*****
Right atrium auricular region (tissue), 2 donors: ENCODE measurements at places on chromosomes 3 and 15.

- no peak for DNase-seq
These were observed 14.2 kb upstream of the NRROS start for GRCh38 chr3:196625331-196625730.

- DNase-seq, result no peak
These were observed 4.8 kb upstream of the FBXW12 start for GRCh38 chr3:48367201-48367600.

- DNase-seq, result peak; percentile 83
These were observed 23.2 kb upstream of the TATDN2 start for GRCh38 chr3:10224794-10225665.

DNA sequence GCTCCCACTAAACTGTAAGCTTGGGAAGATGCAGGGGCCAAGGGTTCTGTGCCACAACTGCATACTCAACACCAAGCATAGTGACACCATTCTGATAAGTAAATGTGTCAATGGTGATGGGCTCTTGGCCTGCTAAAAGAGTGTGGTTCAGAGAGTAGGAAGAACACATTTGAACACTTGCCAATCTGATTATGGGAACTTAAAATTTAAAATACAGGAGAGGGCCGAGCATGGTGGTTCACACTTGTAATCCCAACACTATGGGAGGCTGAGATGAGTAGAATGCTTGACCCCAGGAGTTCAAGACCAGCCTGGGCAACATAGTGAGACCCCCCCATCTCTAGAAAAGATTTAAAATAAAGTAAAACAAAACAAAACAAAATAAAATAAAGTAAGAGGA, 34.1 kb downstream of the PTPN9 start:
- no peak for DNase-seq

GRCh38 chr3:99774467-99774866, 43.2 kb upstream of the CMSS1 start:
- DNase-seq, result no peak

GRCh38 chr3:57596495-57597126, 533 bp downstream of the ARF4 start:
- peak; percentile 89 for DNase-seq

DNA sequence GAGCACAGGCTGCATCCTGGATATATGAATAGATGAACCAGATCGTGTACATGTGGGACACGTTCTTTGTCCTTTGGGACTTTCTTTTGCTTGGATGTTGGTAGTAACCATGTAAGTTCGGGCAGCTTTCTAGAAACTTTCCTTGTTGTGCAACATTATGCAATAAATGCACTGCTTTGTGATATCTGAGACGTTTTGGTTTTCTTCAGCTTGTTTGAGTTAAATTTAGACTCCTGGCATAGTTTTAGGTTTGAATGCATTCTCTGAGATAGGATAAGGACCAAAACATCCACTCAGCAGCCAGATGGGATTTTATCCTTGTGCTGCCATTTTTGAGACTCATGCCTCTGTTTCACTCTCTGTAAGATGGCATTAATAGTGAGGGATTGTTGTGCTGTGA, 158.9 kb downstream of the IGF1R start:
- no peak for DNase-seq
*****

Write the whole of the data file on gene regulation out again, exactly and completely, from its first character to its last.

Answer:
Right atrium auricular region (tissue), 2 donors: ENCODE measurements at places on chromosomes 3 and 15.

- no peak for DNase-seq
These were observed 14.2 kb upstream of the NRROS start for GRCh38 chr3:196625331-196625730.

- DNase-seq, result no peak
These were observed 4.8 kb upstream of the FBXW12 start for GRCh38 chr3:48367201-48367600.

- DNase-seq, result peak; percentile 83
These were observed 23.2 kb upstream of the TATDN2 start for GRCh38 chr3:10224794-10225665.

DNA sequence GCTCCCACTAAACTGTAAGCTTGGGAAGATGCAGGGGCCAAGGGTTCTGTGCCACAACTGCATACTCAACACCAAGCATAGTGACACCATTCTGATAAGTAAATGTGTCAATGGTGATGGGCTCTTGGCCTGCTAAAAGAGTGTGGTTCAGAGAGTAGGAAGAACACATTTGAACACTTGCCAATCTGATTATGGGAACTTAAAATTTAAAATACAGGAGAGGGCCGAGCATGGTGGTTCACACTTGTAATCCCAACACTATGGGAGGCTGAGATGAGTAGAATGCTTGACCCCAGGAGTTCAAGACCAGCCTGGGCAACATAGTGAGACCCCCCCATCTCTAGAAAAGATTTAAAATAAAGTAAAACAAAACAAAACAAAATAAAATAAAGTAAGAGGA, 34.1 kb downstream of the PTPN9 start:
- no peak for DNase-seq

GRCh38 chr3:99774467-99774866, 43.2 kb upstream of the CMSS1 start:
- DNase-seq, result no peak

GRCh38 chr3:57596495-57597126, 533 bp downstream of the ARF4 start:
- peak; percentile 89 for DNase-seq

DNA sequence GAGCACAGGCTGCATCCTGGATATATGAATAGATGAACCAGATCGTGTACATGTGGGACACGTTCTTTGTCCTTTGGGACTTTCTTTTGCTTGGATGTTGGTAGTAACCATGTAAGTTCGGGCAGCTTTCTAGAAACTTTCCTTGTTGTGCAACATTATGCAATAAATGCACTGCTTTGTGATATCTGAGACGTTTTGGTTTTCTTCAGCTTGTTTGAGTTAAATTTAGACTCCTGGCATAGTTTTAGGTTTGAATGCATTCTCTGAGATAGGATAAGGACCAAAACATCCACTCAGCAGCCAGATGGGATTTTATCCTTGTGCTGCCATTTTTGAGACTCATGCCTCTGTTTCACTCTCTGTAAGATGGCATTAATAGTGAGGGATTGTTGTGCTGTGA, 158.9 kb downstream of the IGF1R start:
- no peak for DNase-seq